It is as we open the door for people to change, as we start rebuilding lives rather than watch them continue to unravel that we find the true goal isn’t just between two people, but between us and God.
Reconciliation Advances through Repentance (Gen. 50:15-20) So far in the account of Joseph, running towards reconciliation, we’ve seen testing, we’ve seen fear and cowering, but this is the first time that we get to see repentance. 15 When Joseph’s brothers saw that their father was dead, they said, “What if Joseph holds a grudge against us and pays us back for all the wrongs we did to him?” With Jacob’s death, we see that rebuilding a broken relationship is a process more than a pinnacle moment.16 So they sent word to Joseph, saying, “Your father left these instructions before he died: 17 ‘This is what you are to say to Joseph: I ask you to forgive your brothers the sins and the wrongs they committed in treating you so badly.’ Now please forgive the sins of the servants of the God of your father.” When their message came to him, Joseph wept. 18 His brothers then came and threw themselves down before him. “We are your slaves,” they said. 19 But Joseph said to them, “Don’t be afraid. Am I in the place of God? 20 You intended to harm me, but God intended it for good to accomplish what is now being done, the saving of many lives.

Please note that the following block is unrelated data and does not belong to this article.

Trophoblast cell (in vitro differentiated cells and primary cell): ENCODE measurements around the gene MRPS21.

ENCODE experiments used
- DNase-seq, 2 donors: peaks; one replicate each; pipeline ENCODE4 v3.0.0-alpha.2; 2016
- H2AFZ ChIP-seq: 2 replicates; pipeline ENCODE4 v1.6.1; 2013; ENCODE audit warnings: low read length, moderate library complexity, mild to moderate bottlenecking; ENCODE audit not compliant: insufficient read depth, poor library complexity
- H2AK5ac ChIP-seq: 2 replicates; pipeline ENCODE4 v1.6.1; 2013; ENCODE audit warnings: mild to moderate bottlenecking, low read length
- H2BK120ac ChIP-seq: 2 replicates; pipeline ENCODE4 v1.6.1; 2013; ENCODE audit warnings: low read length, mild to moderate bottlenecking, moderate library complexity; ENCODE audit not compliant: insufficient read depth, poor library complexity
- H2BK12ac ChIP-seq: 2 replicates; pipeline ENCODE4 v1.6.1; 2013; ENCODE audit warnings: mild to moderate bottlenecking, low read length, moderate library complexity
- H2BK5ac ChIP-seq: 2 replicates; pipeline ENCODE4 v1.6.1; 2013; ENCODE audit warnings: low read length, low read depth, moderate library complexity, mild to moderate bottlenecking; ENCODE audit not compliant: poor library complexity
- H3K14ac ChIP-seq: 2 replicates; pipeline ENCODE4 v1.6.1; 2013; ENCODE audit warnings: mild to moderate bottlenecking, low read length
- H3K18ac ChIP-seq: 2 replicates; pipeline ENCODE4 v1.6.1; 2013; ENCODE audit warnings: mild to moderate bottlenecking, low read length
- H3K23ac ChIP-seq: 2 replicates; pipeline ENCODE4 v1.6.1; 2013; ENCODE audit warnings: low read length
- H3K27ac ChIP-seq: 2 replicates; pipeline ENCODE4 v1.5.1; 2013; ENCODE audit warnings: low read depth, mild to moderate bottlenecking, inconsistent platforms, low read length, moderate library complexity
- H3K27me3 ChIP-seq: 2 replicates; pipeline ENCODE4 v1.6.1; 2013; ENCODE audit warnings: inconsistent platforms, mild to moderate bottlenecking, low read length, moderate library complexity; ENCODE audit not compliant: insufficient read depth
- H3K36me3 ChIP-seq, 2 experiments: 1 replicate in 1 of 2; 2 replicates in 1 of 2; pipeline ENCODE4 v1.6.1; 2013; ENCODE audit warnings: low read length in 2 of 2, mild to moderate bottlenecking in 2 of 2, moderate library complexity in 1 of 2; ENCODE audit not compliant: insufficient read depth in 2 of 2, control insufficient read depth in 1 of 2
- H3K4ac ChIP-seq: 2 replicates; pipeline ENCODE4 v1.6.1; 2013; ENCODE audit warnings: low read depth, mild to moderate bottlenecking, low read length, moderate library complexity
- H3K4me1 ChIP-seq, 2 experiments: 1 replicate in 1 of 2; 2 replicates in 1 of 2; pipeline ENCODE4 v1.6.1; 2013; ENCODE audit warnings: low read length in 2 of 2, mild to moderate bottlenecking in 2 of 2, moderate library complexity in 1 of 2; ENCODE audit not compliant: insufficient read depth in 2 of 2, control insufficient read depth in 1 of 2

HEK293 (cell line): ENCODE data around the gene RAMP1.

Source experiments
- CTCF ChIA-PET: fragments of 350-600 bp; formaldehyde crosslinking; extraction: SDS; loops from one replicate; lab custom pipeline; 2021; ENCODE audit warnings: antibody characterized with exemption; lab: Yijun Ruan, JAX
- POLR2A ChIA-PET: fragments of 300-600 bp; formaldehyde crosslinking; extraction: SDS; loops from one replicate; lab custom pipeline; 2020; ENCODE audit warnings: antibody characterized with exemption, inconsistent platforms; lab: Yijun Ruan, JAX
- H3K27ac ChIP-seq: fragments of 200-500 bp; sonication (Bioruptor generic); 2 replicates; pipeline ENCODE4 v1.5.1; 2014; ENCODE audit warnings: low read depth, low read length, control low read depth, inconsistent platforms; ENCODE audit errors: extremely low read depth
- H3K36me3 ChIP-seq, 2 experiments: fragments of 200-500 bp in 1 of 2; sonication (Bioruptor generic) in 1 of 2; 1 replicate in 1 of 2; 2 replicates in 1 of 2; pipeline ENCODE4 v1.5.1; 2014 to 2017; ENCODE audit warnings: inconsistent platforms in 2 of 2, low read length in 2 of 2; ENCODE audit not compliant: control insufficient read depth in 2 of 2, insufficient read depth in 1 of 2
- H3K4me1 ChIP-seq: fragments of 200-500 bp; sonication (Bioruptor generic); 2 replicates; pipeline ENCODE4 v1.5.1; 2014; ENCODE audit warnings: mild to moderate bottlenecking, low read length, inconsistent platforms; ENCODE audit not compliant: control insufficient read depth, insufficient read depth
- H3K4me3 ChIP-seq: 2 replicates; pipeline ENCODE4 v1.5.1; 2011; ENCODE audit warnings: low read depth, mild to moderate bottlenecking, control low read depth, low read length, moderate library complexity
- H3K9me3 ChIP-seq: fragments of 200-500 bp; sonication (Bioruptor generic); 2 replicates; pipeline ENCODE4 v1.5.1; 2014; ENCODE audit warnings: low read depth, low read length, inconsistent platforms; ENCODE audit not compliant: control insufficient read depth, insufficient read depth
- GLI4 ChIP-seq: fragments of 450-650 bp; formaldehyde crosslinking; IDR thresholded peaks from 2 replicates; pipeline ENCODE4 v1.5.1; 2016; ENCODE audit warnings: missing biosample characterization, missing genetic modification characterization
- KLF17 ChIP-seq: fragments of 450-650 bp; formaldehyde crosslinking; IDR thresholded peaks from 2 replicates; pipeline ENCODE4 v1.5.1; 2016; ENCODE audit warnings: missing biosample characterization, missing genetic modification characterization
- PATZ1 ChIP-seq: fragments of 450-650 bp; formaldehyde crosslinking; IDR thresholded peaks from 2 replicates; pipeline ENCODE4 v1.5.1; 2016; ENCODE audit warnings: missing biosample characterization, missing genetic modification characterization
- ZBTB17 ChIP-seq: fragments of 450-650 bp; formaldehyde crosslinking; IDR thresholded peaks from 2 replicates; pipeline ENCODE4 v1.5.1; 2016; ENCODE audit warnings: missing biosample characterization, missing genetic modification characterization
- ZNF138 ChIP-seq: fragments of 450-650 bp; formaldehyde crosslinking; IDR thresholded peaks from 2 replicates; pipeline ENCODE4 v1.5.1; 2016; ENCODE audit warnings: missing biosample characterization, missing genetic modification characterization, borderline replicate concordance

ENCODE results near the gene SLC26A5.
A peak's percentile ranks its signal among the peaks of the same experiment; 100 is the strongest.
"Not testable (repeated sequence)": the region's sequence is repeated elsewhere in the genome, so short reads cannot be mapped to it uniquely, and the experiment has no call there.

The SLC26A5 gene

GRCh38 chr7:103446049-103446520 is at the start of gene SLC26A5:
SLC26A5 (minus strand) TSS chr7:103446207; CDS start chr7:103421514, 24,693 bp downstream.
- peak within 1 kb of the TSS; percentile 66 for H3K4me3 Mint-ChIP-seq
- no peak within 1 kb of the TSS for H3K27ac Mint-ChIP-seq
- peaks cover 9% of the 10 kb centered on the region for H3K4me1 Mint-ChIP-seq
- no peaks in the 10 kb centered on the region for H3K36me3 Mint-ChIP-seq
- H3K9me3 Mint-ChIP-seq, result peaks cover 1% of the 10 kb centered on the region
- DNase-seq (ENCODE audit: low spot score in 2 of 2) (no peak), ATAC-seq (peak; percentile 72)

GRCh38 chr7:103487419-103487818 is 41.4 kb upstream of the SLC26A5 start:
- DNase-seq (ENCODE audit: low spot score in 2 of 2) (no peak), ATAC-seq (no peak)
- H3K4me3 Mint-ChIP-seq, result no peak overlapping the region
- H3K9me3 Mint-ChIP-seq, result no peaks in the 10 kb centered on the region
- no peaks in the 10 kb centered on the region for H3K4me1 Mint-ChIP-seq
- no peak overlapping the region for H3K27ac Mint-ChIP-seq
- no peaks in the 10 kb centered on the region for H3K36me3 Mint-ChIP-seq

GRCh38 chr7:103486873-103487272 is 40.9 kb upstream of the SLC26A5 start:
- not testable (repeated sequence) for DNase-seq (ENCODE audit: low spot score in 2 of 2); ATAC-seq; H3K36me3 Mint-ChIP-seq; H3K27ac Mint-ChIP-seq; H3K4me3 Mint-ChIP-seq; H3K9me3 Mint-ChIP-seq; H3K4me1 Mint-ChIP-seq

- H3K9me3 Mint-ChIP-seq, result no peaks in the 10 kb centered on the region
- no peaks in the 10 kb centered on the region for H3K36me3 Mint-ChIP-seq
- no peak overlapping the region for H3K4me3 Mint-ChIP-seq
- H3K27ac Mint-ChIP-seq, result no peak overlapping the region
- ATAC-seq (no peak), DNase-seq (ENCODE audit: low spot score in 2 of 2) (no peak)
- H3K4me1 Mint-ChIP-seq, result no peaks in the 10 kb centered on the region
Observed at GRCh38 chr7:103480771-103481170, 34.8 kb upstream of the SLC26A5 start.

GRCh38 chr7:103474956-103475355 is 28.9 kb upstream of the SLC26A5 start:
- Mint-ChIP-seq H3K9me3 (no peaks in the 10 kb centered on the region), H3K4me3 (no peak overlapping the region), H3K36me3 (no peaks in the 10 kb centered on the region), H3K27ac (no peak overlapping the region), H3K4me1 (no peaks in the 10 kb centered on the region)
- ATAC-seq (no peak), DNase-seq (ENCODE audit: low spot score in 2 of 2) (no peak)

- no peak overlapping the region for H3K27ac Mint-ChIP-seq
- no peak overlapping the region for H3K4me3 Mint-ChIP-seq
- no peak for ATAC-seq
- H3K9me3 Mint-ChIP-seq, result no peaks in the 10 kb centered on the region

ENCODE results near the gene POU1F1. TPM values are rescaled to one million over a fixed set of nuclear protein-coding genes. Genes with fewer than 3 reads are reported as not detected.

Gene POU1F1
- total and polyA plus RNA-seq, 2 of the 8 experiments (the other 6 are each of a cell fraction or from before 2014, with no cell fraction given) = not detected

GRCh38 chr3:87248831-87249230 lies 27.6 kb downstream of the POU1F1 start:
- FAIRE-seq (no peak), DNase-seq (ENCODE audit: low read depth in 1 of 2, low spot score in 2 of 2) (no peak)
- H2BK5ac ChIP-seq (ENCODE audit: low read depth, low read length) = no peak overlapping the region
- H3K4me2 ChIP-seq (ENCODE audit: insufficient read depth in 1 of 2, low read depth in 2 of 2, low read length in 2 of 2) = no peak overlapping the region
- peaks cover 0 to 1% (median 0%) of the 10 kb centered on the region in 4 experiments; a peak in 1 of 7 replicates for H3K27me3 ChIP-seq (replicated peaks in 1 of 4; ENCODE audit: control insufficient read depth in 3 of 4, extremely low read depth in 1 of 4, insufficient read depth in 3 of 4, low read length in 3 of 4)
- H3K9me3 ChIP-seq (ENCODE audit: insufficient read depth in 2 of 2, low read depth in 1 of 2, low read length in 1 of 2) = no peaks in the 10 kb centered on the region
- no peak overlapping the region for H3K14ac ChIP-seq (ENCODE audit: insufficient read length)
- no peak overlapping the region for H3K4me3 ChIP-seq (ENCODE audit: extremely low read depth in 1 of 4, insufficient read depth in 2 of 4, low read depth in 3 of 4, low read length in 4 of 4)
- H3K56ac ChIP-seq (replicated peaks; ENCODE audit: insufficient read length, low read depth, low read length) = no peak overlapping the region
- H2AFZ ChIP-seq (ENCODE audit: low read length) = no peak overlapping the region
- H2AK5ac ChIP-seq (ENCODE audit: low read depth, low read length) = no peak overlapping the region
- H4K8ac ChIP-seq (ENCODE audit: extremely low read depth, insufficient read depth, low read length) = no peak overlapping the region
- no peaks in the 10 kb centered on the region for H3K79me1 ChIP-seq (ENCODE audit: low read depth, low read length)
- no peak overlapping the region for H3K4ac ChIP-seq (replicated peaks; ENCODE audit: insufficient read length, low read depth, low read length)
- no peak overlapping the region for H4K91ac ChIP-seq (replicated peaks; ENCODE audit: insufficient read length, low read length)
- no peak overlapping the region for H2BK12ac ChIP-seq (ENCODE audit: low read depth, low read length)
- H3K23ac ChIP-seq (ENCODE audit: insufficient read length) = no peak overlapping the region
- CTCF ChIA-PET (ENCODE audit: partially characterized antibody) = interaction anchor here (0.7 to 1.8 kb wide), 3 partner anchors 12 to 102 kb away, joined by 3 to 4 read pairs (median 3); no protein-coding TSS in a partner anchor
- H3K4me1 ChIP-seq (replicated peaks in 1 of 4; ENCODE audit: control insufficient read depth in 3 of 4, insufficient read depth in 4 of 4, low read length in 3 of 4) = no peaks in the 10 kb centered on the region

They send a manufactured letter superficially on behalf of their father, but finally the brother’s throw themselves before Joseph—fulfillment of the dream he had as a boy—his brothers bowing down to him not in ignorance of his identity but in acknowledge of his faithfulness and their sin. You would think repentance would make them appear weak—and yet in their weakness they find grace. Joseph is able to put on for a moment the glasses of God—perfect 50:20 vision to see the world as God promised it would be. Continue reading “Dirty Jobs: Tearing Down the Walls”